Most lifters know the importance upper-back strength plays when it comes to the “Big 3” lifts — bench press, squat, and deadlift — and for keeping the shoulders healthy. But those who just train chest and biceps don’t fully grasp the importance of the upper back until their shoulders hurt. It’s a case of out of sight, out of mind. When it comes to bench press, squat, and deadlift gains, watch your back.
A well-developed and strong upper back gives you a broad set of shoulders, helps with your squat, bench, and deadlift, and will help keep your shoulders healthy. Here we’ll go into the muscles that make up the region, their importance in the big 3, five upper back exercises, and a workout to build it.
UPPER-BACK MUSCLES AND FUNCTIONS
Rhomboids: They originate from the cervical (neck) vertebra and run diagonally down and attach to the inside of the scapula. They’re functions include scapula adduction (coming together), scapula inward rotation (when you’re bringing your arm down from a lateral raise), and scapula elevation (shrugs).
Trapezius: This is a large, flat, triangular, superficial muscle on each side of the upper back. It originates from the cervical spine and all 12 of the thoracic vertebrae. Its main functions are Scapula adduction, elevation, depression (lower fibers), and Scapula outward rotation (overhead pressing).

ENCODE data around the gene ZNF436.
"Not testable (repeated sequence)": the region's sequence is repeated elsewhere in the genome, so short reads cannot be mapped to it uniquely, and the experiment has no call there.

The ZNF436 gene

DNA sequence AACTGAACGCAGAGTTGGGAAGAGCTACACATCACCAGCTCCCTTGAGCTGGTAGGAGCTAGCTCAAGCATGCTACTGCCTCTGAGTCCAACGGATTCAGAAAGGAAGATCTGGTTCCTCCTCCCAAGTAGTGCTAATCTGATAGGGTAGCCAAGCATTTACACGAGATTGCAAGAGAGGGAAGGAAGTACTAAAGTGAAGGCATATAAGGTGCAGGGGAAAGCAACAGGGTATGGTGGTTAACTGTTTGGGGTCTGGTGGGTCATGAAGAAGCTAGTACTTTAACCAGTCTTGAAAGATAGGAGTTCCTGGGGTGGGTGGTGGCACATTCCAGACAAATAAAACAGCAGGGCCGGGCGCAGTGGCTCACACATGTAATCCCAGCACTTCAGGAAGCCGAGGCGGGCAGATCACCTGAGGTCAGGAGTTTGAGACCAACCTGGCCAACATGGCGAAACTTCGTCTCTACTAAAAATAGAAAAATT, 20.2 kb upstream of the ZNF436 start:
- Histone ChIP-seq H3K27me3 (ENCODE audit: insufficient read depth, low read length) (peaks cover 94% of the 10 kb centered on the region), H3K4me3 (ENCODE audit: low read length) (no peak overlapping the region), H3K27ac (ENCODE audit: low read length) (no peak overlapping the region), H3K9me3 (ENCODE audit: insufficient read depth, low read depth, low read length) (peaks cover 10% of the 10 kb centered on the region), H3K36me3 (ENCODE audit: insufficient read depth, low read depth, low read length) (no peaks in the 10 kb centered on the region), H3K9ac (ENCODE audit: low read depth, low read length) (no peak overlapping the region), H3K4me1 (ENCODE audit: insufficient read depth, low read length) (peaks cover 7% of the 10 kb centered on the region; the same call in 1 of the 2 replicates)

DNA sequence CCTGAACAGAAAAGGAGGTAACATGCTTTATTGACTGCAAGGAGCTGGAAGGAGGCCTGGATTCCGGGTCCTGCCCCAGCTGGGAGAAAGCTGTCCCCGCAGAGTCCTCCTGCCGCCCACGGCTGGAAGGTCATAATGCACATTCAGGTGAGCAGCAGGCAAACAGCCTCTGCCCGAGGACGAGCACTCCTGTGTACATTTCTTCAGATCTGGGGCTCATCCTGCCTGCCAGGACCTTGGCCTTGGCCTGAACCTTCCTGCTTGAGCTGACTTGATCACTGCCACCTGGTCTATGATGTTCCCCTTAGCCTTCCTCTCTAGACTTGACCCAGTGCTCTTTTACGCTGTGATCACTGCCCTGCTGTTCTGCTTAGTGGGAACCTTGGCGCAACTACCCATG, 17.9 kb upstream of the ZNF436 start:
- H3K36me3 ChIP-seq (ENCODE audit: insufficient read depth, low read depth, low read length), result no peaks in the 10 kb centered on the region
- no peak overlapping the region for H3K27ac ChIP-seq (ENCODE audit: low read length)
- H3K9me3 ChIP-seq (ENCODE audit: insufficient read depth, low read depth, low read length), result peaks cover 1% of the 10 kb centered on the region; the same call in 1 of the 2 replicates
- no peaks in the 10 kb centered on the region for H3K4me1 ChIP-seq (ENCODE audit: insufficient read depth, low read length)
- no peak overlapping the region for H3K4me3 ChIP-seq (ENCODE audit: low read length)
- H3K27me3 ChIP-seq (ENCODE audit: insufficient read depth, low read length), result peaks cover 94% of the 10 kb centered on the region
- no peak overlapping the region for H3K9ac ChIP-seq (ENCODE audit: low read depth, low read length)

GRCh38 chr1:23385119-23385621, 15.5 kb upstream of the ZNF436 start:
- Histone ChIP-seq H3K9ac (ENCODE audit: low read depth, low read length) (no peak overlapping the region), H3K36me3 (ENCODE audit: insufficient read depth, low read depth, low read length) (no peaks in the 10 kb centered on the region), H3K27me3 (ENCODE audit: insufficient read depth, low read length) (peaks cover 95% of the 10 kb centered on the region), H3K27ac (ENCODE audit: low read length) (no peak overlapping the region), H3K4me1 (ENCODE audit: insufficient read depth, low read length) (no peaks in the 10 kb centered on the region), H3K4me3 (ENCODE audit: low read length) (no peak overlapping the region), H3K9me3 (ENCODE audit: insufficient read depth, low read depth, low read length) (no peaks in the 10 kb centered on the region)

THE UPPER-BACK MUSCLES AND THE BIG 3
Although the upper back isn’t directly trained with the Big 3 like with rows but they still play a huge role in the setup and performance of these lifts.
The contraction of the upper-back muscles plays an important role in keeping a neutral spine while doing the squat and deadlift. The tightness of the muscles keeps the bar close to you when pulling from the floor, which is essential for lower-back health and a stronger deadlift.
During the squat, the upper-back muscle provides a place for the bar to sit without the need for a pad. Plus, keeping the muscles tight prevents you from leaning too far forward in the squat and turning it into more of a good morning.
For bench pressing, the upper-back muscle provides a solid foundation to press from. By keeping the region engaged, it supports and controls the bar path, allowing for good technique.